Freeze Potential Ahead Both Tomorrow And Wednesday Morning : The Alabama Weather Blog3 min read
LATE SEASON FREEZE: Drier, colder air is over Alabama this morning… the sky will be partly to mostly sunny today with a high between 55 and 65 degrees. A freeze warning is in effect for much of North and Central Alabama for tonight and tomorrow night as temperatures drop into the 25-35 degree range. The freeze warning extends as far south as Demopolis, Selma, Prattville, Dadeville, and Lafayette.
Tomorrow will be a sunny, cool day with highs in the 50s and 60s, and temperatures early Wednesday will be in the sub-freezing range again for the northern 2/3 of the state (generally ranging from 25-35 degrees). Some frost is possible Wednesday morning down into South Alabama. Then, during the day Wednesday, the sky will be sunny with a high in the 60s.
Temperatures reach the 70s Thursday afternoon with a good supply of sunshine. Clouds return Thursday night, and rain arrives Friday ahead of another cold front. For now, severe storms are not expected over most of Alabama due to the lack of surface based instability, but strong storms are very possible along the Gulf Coast. Rain amounts Friday will be around one inch.
THE ALABAMA WEEKEND: Another shot of colder air arrives Saturday… the sky becomes partly to mostly sunny with highs in the 50s and 60s. Then, another late season freeze seems likely for much of North/Central Alabama by early Sunday morning with lows back in the 25-35 degree range. Sunday will be sunny and cool with highs in the 50s for North Alabama, with 60s for the southern counties of the state.
NEXT WEEK: Freezing temperatures are possible again early Monday morning, followed by a warming trend. A batch of rain and storms will likely arrive by mid-week… See the daily Weather Briefing video for maps, graphics, and more details.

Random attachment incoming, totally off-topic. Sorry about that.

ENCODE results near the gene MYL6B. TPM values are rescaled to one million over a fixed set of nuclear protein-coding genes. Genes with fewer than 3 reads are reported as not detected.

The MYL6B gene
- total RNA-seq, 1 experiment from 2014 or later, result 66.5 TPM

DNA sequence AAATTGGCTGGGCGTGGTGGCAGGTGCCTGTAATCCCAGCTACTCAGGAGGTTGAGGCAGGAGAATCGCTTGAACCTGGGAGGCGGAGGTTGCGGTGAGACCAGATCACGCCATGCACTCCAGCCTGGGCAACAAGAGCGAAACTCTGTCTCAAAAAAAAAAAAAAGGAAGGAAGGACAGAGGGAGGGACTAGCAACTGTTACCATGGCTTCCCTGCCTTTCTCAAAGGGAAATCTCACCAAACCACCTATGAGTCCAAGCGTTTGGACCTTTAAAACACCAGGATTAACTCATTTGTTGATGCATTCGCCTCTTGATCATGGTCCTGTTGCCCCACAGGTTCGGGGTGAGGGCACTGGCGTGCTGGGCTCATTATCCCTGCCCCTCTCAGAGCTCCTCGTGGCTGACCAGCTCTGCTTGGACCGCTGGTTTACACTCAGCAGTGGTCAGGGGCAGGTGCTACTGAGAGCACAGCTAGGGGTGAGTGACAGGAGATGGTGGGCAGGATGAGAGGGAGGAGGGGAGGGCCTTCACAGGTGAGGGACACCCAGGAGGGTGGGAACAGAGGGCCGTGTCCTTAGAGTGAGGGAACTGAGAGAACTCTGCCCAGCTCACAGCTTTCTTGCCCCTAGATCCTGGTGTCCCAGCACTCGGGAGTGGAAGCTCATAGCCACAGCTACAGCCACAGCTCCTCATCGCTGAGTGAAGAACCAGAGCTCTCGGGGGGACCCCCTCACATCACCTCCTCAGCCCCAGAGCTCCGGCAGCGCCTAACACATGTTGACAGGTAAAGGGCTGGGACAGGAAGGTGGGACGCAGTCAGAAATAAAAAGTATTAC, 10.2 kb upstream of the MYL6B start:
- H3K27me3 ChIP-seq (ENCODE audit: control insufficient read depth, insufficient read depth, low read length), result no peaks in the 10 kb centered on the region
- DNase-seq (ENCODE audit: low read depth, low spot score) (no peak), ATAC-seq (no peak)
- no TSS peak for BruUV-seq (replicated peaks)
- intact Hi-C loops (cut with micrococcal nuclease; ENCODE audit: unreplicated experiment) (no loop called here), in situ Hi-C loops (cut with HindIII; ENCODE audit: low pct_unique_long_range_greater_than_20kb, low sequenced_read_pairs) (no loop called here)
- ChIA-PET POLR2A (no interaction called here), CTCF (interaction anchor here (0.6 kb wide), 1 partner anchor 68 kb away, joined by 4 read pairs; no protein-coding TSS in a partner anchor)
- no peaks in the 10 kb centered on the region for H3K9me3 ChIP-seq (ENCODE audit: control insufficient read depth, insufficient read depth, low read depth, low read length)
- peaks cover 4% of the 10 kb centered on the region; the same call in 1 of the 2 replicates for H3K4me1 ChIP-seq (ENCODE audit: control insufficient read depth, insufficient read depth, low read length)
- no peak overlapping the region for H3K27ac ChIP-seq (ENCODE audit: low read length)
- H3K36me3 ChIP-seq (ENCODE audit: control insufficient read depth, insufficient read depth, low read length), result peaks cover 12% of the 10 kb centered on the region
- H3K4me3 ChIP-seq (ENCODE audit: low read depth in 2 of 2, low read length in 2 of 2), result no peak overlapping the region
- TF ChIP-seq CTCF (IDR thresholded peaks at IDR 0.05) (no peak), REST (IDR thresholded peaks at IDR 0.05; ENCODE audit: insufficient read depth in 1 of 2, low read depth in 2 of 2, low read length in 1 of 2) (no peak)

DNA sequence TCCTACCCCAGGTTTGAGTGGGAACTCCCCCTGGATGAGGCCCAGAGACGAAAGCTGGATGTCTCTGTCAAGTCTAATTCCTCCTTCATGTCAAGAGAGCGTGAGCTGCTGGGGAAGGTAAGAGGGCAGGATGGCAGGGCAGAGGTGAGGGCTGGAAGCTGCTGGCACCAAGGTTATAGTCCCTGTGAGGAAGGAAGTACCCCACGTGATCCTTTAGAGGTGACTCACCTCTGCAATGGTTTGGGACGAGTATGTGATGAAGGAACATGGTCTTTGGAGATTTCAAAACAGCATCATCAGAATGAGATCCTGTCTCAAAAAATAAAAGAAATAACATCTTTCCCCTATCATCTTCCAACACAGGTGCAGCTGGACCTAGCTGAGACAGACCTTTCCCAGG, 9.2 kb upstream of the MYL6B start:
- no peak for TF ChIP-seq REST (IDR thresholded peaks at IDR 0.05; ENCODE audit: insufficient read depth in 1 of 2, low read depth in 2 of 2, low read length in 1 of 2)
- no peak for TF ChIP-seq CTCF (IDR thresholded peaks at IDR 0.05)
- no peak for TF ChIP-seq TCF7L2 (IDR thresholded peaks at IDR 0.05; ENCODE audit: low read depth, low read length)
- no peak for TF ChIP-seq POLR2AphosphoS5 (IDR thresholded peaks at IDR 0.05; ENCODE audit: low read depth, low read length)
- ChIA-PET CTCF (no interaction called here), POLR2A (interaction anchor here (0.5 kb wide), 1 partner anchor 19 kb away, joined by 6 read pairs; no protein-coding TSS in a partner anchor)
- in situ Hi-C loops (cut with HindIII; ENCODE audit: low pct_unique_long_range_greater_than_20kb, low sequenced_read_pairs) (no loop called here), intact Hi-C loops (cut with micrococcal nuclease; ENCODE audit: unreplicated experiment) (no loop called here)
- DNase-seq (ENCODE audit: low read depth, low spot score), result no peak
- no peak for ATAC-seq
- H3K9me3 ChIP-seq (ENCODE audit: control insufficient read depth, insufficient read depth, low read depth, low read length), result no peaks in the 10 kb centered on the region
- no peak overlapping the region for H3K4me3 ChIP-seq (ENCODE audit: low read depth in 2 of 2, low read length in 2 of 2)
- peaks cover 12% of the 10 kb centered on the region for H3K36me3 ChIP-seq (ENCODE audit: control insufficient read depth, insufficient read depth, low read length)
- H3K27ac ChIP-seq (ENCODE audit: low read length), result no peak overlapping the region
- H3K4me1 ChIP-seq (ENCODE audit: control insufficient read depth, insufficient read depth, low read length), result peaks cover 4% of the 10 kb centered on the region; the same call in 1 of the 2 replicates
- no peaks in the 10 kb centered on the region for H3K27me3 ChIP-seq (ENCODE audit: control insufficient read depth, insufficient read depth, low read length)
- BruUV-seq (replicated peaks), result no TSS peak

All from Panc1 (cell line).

ON THIS DATE 30 YEARS AGO: The generational “Blizzard of 93” was winding down. All 67 Alabama counties had measurable snow; winds gusted to nearly hurricane force on ridges with white out conditions, snow amounts of 1 to 2 feet were common over the northern half of the state, with drifts to 5 feet. There was a lot of eerie green lightning followed by the muffled sound of thunder during the peak of the storm. With the atmosphere overloaded with big snowflakes, part of the sound of thunder was absorbed. Some had no power for over a week.
We forecast 6 to 16 inches of snow going into the event, but many didn’t believe it since we were in mid-March, the flowers were blooming, and the high on March 10, 1993 (two days before the blizzard) was 75.
The storm dropped 13 inches at the Birmingham International Airport, where the records are kept, and almost two feet of snow across parts of southern Jefferson and northern Shelby counties. The heaviest snow across the Southeast U.S. was recorded was at Newfound Gap, where U.S. 441 crosses the Tennessee and North Carolina border, with five feet. The temperature at Birmingham dropped to 2 degrees on Sunday, March 14, 1993 with a clear sky, light wind, and a huge snow cover.
BEACH FORECAST: Click here to see the AlabamaWx Beach Forecast Center page.
Look for my next video briefing here by 3:00 this afternoon… enjoy the day!
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